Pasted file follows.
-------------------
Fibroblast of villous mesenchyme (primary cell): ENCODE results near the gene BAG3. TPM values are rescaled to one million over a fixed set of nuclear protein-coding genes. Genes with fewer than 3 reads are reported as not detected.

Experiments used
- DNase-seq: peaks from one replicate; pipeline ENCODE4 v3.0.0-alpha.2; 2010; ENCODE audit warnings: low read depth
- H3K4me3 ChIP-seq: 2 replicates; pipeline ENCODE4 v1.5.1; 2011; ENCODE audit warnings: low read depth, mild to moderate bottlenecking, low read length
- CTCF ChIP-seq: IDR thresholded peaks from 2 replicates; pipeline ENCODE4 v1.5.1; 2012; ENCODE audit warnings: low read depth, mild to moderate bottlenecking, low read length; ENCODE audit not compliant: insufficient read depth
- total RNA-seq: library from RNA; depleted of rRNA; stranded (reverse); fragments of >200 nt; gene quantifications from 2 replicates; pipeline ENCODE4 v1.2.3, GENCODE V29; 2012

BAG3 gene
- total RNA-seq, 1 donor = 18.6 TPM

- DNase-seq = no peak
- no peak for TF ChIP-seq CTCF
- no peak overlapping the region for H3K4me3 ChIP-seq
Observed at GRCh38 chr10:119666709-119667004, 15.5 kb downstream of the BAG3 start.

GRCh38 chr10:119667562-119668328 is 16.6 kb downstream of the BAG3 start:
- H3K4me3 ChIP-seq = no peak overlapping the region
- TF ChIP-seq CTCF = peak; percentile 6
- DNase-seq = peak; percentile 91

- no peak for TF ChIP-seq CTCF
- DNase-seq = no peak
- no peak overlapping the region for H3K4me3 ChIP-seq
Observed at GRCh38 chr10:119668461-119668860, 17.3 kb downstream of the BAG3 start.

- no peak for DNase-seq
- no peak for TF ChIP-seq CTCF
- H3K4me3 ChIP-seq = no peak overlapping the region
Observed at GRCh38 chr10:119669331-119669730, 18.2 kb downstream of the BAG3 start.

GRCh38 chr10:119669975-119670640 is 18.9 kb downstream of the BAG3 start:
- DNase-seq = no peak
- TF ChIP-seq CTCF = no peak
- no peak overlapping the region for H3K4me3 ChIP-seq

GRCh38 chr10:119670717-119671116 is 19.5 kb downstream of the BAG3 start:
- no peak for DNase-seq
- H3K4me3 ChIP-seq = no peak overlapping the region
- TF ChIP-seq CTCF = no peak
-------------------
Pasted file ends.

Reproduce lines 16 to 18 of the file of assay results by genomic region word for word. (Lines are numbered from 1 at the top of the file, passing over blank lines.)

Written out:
- DNase-seq = peak; percentile 91

- no peak for TF ChIP-seq CTCF
- DNase-seq = no peak